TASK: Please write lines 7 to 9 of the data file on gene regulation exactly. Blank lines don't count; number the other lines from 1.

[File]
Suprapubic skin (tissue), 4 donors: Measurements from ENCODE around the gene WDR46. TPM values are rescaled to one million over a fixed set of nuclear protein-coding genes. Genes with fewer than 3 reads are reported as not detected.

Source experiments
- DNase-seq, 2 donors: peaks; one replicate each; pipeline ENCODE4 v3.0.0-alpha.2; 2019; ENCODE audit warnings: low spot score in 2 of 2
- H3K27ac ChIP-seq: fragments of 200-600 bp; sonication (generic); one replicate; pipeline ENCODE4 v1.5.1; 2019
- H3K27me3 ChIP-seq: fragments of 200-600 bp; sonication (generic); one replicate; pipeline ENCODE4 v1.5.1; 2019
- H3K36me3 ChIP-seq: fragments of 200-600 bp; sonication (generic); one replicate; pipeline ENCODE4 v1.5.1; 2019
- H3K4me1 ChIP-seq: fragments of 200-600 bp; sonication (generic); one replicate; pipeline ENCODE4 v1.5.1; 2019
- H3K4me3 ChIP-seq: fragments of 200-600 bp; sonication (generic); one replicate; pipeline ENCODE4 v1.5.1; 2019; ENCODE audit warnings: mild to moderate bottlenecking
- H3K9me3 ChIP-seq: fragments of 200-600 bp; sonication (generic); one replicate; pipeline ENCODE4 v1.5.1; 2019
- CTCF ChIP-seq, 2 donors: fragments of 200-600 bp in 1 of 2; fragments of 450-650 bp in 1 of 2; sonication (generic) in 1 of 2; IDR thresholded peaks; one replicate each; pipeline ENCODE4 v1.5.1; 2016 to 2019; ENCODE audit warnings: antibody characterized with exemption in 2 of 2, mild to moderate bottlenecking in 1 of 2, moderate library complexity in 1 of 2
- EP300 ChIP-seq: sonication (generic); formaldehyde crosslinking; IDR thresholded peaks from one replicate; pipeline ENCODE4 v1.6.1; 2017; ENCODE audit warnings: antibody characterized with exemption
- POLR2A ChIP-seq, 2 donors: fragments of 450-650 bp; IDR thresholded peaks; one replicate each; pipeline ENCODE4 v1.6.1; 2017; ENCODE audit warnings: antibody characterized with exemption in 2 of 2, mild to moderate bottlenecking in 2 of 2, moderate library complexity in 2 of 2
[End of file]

- H3K4me1 ChIP-seq: fragments of 200-600 bp; sonication (generic); one replicate; pipeline ENCODE4 v1.5.1; 2019
- H3K4me3 ChIP-seq: fragments of 200-600 bp; sonication (generic); one replicate; pipeline ENCODE4 v1.5.1; 2019; ENCODE audit warnings: mild to moderate bottlenecking
- H3K9me3 ChIP-seq: fragments of 200-600 bp; sonication (generic); one replicate; pipeline ENCODE4 v1.5.1; 2019